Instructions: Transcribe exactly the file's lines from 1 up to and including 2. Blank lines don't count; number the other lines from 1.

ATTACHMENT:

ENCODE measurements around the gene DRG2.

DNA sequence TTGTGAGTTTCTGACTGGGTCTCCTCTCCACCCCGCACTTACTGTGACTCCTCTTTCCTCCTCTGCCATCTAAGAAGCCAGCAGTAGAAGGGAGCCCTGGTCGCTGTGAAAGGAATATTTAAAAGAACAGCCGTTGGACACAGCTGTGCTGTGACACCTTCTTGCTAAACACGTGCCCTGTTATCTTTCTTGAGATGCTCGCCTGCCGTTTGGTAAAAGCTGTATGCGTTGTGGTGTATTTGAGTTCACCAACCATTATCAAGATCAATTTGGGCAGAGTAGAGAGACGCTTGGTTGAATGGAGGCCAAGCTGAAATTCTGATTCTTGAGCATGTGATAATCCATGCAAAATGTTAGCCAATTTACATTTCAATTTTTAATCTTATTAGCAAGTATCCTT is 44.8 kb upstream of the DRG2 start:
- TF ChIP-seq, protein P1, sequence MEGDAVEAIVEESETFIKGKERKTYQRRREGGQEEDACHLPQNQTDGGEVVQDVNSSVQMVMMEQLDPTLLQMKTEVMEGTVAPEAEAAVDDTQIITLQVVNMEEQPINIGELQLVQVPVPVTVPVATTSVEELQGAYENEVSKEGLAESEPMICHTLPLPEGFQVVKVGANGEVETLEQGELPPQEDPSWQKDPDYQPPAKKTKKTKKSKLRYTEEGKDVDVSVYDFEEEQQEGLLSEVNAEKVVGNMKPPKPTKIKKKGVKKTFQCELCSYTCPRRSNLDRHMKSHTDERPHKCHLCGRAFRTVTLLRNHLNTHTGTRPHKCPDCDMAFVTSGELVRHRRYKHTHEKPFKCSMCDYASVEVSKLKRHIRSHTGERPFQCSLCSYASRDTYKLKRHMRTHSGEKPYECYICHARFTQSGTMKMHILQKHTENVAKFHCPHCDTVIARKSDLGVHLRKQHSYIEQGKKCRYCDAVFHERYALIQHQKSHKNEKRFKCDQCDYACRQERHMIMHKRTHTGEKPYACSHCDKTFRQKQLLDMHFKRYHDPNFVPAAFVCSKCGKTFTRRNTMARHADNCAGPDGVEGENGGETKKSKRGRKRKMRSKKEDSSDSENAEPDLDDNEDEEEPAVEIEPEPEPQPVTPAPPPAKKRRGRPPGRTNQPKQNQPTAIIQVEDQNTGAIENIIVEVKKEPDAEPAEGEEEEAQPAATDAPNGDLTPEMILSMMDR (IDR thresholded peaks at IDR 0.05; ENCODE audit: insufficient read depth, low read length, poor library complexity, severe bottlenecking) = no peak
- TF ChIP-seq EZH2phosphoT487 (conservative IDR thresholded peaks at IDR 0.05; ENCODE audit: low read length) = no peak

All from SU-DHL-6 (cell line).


ENCODE measurements around the gene DRG2.

DNA sequence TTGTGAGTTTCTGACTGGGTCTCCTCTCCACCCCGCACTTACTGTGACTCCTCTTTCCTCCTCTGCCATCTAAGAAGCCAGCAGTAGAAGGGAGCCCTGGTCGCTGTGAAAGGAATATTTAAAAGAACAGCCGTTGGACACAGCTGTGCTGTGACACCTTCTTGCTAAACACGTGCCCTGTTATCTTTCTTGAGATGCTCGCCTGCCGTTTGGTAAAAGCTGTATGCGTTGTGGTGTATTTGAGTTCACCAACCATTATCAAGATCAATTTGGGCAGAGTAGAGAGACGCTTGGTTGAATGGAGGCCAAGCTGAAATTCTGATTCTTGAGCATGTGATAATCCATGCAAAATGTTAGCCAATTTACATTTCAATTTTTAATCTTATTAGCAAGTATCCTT is 44.8 kb upstream of the DRG2 start: